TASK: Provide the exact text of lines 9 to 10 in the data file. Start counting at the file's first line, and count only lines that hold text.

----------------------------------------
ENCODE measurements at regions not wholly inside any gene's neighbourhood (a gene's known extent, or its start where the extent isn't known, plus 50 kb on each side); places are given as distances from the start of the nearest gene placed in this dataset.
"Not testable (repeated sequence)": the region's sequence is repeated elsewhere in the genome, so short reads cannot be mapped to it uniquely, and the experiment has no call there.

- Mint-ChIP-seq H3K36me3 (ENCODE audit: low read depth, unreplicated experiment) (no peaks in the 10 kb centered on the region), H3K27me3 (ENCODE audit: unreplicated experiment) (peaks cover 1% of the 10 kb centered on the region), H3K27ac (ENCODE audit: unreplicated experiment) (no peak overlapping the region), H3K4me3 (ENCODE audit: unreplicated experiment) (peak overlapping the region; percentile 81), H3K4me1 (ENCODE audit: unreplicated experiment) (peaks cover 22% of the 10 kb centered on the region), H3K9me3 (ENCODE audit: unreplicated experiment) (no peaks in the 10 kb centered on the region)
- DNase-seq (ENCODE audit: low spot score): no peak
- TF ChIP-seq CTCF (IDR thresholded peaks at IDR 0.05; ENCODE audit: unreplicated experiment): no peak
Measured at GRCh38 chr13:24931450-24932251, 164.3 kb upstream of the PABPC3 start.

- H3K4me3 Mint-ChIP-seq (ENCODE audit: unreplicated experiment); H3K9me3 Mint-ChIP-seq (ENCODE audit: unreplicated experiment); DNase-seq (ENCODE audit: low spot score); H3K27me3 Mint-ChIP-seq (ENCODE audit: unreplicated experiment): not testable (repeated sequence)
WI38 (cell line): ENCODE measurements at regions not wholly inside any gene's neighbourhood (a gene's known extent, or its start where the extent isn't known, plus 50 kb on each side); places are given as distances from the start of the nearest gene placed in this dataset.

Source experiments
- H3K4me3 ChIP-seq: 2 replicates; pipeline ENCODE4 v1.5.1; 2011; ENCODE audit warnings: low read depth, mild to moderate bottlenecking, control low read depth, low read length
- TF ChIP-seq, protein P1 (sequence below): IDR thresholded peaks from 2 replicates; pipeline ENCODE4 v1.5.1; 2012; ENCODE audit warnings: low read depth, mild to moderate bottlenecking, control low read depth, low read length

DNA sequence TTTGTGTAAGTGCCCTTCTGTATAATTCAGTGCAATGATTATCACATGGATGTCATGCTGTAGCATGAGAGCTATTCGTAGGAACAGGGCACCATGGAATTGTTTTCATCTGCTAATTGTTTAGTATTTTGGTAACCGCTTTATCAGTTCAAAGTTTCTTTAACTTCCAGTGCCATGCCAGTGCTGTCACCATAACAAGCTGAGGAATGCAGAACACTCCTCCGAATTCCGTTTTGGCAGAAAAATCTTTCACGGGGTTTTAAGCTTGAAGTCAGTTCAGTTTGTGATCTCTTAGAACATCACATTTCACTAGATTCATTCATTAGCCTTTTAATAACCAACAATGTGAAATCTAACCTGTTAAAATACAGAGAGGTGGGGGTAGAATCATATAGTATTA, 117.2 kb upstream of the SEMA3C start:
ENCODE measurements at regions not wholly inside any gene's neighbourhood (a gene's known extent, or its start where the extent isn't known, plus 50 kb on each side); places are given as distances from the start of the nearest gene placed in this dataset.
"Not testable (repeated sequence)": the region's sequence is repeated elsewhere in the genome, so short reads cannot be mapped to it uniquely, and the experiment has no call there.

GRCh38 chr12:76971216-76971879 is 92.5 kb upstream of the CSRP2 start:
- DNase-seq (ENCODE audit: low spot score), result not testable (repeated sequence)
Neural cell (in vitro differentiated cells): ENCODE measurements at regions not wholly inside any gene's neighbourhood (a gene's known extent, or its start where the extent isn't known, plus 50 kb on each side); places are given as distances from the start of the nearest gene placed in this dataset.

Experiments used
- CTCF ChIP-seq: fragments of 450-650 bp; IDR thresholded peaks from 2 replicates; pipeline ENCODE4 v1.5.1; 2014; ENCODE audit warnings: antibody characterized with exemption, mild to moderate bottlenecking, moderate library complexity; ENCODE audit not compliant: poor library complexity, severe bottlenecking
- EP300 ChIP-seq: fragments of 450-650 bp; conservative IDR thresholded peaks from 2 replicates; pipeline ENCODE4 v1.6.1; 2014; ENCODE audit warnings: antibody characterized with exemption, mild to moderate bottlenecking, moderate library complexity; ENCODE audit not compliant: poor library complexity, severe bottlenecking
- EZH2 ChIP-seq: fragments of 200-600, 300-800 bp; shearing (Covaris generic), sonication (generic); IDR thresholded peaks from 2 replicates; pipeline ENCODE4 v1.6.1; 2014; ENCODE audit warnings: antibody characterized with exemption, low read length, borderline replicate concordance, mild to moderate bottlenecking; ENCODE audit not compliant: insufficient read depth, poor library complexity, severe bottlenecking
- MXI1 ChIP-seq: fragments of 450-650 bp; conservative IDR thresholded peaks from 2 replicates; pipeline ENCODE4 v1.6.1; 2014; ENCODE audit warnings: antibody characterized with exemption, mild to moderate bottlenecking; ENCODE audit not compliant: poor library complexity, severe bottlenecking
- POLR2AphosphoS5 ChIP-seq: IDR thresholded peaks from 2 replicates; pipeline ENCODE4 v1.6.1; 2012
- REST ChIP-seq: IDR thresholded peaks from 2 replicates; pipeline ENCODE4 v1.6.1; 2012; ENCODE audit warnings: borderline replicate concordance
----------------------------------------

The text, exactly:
Source experiments
- H3K4me3 ChIP-seq: 2 replicates; pipeline ENCODE4 v1.5.1; 2011; ENCODE audit warnings: low read depth, mild to moderate bottlenecking, control low read depth, low read length